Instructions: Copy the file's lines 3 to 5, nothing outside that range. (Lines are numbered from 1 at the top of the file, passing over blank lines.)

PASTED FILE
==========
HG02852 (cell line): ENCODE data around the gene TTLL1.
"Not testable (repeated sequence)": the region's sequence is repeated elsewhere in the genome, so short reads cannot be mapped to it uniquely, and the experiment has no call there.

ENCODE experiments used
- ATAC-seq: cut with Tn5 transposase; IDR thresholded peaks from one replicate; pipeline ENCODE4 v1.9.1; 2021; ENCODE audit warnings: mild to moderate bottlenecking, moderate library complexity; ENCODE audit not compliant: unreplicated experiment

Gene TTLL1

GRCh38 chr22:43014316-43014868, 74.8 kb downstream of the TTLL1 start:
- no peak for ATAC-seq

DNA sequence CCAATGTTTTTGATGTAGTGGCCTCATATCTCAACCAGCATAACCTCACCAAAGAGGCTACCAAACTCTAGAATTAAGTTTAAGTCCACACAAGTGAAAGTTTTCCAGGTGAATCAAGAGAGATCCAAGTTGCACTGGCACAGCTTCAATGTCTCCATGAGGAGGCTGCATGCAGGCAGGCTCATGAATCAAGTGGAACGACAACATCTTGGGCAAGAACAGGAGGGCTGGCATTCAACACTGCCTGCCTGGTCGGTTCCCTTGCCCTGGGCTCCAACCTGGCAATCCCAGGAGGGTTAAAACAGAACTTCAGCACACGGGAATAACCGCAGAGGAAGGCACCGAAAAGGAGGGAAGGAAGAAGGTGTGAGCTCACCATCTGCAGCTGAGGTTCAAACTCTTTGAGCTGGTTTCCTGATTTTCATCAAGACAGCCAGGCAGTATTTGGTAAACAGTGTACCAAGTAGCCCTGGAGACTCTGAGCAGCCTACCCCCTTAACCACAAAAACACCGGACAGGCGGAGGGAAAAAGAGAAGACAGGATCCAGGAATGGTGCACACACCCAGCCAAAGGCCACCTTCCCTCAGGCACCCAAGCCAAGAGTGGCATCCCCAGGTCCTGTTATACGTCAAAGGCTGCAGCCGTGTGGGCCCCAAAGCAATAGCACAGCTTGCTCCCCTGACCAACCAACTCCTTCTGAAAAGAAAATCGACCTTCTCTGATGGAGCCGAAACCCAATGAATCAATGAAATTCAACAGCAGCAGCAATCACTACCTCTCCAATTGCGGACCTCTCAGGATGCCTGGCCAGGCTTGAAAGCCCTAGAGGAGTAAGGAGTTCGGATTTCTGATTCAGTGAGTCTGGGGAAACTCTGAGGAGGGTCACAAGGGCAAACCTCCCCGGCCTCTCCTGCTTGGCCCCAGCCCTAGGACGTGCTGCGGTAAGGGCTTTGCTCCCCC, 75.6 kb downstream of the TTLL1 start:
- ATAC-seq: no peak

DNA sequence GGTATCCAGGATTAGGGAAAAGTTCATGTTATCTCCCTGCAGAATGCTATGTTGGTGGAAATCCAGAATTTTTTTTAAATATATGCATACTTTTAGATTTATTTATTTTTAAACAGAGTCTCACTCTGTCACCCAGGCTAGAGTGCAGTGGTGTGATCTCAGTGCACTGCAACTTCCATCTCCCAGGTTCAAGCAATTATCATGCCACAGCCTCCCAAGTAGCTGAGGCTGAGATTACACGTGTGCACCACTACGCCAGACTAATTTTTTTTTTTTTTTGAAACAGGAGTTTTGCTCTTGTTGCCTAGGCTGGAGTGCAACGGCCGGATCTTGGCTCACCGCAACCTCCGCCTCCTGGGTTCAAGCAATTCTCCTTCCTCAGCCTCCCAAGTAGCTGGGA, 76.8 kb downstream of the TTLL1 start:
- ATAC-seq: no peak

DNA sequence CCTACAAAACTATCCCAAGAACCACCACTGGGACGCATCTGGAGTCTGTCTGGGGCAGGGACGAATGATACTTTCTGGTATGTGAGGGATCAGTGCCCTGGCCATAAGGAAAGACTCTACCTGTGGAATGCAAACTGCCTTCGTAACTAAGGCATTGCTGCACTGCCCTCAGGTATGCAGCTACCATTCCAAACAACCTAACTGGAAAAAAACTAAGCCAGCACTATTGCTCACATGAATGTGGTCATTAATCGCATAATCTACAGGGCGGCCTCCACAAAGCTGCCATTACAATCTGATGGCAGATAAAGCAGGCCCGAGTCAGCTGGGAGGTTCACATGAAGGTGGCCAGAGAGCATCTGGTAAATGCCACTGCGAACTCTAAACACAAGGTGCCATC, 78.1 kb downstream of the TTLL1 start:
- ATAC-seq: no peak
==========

ENCODE experiments used
- ATAC-seq: cut with Tn5 transposase; IDR thresholded peaks from one replicate; pipeline ENCODE4 v1.9.1; 2021; ENCODE audit warnings: mild to moderate bottlenecking, moderate library complexity; ENCODE audit not compliant: unreplicated experiment

Gene TTLL1